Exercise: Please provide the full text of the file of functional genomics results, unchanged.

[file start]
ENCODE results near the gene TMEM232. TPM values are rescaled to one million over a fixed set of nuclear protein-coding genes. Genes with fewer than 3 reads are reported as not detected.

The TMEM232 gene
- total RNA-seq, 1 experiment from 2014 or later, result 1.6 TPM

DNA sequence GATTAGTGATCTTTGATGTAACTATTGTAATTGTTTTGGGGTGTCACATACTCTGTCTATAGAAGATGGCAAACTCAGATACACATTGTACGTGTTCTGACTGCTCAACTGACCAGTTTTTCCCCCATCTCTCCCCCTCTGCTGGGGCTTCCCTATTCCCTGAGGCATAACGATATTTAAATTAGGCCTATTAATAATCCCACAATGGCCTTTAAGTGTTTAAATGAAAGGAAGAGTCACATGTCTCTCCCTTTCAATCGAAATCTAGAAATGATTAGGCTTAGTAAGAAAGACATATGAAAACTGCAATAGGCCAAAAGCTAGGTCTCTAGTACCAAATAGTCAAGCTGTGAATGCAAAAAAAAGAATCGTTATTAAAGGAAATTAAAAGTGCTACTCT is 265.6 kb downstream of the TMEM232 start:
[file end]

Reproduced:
ENCODE results near the gene TMEM232. TPM values are rescaled to one million over a fixed set of nuclear protein-coding genes. Genes with fewer than 3 reads are reported as not detected.

The TMEM232 gene
- total RNA-seq, 1 experiment from 2014 or later, result 1.6 TPM

DNA sequence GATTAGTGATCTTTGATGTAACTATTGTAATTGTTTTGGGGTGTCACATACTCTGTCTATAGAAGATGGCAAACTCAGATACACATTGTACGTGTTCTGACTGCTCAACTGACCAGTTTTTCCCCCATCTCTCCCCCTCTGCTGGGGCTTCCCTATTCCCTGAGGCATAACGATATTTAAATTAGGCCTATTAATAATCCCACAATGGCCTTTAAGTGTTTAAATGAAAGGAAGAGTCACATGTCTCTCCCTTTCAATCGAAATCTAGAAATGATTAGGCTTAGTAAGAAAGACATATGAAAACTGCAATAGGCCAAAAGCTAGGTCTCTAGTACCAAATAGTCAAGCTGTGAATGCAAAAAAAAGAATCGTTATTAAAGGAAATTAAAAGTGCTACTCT is 265.6 kb downstream of the TMEM232 start: